Research which shows E-Readers help people with Dyslexia is welcomed

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Dyslexia Action has welcomed the latest piece of research to try to measure the benefits of e-readers for people with dyslexia as the ‘best so far’.

A study involving over 100 students, undertaken by researchers from the Harvard-Smithsonian Centre for Astrophysics in the United States in association with other institutions, compared students' reading comprehension using an Apple iPod Touch with the same text on paper. The test on the iPod Touch was formatted to display only a few words per line.

The study found that reading speed and comprehension using e-readers improved for those students with very poor visual attention when using the device compared with reading longer lines of text on paper.

Head of Research, Development and Policy Dr John Rack said: “This is a very useful piece of research - one of the best, so far, to try to measure the benefits of e-readers for people with dyslexia.

“Many people with dyslexia will tell you that they like using e-readers, but, without a proper study, we are not likely to hear about the ones who don't find it helpful, and it is hard to make a general evaluation of the benefits compared to other possible solutions.  The really interesting thing about this study is the finding that e-readers did not give the same benefits for everyone: those with the more substantial processing difficulties gained the most, whilst those with milder processing difficulties were more efficient when reading from paper.  The researchers discuss how the page format, whether on paper or screen, may be the most critical factor;  but obviously this can only be adjusted to suit a person's preferences on e-readers.’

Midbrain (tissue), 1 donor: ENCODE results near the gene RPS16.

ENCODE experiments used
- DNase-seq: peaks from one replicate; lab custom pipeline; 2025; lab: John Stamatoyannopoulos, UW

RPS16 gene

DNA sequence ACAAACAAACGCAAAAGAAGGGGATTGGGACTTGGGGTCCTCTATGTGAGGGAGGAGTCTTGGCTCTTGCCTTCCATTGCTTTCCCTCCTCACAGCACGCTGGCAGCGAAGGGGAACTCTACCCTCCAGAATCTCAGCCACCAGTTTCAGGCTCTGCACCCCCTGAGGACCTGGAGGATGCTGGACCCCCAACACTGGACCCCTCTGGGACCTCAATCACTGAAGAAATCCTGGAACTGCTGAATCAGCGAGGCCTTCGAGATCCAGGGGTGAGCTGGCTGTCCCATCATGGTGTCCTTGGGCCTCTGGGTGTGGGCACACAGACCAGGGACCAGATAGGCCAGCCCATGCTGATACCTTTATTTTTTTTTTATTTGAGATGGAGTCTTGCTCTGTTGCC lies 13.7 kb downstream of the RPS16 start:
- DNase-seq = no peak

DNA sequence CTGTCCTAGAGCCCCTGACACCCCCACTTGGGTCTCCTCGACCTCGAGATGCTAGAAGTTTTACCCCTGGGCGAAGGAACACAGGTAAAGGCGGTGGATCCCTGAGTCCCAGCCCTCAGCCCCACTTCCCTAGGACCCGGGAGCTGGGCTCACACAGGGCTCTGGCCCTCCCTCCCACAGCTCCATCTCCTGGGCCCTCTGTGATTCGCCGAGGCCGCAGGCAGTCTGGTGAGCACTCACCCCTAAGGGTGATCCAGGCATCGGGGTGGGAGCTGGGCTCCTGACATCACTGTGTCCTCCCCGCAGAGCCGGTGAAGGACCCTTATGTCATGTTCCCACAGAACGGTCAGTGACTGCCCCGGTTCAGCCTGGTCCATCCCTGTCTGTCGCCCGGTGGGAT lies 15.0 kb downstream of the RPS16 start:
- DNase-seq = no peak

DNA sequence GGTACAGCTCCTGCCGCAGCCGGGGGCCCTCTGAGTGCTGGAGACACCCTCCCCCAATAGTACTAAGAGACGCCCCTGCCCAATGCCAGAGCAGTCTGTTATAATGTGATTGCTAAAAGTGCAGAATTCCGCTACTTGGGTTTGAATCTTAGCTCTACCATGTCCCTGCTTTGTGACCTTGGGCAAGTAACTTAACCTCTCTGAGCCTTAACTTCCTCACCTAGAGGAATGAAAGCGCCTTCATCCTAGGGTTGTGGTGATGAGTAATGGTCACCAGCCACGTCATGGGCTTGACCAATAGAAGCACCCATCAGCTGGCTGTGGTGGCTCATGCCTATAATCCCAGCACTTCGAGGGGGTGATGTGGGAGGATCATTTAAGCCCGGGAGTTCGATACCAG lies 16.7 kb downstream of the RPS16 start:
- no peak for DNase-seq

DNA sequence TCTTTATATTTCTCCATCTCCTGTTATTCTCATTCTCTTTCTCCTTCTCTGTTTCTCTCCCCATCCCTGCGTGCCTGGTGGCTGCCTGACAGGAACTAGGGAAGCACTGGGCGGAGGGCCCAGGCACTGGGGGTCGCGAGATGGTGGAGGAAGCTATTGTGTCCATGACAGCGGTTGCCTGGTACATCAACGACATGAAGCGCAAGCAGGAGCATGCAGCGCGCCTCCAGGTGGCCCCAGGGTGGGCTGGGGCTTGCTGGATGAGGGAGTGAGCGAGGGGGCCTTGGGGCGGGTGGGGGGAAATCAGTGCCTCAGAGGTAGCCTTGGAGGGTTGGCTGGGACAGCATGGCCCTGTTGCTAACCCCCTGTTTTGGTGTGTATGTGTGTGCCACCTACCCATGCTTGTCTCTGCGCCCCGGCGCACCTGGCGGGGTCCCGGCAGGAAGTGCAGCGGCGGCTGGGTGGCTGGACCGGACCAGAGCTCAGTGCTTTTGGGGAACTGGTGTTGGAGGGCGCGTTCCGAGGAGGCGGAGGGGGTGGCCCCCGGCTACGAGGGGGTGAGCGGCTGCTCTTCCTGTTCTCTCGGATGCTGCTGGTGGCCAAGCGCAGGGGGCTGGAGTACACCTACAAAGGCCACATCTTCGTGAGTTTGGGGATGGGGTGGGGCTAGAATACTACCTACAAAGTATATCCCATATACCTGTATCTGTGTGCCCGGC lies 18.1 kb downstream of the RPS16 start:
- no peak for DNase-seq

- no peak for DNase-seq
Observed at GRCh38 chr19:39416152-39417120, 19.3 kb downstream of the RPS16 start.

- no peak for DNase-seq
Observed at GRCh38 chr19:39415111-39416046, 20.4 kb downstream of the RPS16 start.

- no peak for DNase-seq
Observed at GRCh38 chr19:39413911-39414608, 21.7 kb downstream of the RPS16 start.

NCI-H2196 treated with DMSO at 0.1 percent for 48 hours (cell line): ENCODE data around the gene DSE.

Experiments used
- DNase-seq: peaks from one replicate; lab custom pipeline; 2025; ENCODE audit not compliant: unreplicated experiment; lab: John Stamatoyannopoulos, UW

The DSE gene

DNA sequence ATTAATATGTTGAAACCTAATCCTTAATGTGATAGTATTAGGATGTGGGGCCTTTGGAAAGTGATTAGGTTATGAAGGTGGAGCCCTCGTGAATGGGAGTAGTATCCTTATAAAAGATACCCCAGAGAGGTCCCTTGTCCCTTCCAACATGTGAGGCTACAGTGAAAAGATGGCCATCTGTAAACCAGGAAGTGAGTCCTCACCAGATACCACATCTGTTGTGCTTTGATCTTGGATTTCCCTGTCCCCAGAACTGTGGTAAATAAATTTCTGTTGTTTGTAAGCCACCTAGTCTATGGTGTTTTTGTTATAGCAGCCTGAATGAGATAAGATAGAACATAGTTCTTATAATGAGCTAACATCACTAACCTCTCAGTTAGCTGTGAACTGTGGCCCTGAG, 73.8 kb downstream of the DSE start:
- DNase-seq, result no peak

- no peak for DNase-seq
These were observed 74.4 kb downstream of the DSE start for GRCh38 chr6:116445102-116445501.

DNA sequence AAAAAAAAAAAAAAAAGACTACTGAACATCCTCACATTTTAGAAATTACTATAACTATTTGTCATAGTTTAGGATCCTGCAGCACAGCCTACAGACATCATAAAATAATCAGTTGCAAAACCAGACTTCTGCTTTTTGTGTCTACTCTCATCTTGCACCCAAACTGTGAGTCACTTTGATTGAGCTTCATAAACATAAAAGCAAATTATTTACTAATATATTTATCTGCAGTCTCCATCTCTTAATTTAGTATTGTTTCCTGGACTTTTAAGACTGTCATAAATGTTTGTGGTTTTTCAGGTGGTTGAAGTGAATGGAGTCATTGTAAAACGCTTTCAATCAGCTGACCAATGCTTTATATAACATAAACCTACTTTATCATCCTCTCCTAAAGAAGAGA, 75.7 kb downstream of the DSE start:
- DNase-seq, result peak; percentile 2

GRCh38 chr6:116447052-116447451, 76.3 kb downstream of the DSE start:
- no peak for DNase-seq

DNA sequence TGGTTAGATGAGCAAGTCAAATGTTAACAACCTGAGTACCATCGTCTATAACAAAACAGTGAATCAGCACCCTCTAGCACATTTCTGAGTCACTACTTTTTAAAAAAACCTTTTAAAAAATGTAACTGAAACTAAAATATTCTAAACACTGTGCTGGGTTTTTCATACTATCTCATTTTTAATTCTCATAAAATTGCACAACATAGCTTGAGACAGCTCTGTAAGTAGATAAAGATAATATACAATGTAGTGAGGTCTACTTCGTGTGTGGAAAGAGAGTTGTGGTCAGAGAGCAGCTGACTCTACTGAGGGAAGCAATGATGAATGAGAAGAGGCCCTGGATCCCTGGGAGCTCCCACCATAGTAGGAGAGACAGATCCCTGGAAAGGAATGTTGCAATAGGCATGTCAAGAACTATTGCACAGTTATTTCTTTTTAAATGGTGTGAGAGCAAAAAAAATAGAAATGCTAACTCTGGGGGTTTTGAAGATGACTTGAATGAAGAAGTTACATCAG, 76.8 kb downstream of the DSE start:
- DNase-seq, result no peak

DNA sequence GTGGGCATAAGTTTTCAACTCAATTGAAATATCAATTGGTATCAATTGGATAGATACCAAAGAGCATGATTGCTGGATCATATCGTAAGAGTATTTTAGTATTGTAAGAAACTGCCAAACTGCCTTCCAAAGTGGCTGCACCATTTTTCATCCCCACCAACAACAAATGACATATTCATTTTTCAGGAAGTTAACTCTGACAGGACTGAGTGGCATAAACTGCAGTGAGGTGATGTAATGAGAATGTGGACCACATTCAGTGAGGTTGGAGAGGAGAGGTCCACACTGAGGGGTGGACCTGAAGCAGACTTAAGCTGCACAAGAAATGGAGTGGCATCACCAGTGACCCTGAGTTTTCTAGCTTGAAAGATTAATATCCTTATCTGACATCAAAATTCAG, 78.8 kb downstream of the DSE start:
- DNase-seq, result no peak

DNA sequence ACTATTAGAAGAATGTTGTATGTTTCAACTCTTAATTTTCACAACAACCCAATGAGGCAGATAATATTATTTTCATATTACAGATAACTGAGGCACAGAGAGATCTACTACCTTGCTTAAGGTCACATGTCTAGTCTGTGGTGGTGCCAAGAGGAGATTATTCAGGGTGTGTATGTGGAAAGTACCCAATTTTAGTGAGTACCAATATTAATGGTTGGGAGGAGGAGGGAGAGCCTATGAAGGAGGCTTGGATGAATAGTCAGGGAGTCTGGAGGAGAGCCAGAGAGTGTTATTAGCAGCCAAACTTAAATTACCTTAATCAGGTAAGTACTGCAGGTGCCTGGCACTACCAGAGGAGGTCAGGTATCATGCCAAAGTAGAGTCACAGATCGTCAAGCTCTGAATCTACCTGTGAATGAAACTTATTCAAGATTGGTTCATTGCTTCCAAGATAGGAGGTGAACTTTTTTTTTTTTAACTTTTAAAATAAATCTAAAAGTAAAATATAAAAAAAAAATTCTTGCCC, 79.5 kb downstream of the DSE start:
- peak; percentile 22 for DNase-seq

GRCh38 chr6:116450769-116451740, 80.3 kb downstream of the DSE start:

The research, funded by the National Science Foundation and the Smithsonian's Youth Access Grant programme, was published in the peer-reviewed journal PLoS ONE. Visual attention is the ability to process multiple visual elements, such as the words in a sentence or the letters in a word, simultaneously. It is thought that in some people, difficulties with reading spring from problems with this ability. As the researchers suggest, it may be the device's ability to display text in large font and short lines, rather than the device itself that benefits some students.

If you are affected by dyslexia and you have access to an e-reader, you could experiment with the settings of your e-reader to see if it makes reading easier. Let Dyslexia Action know the results by contacting:  innovation@dyslexiaaction.org.uk

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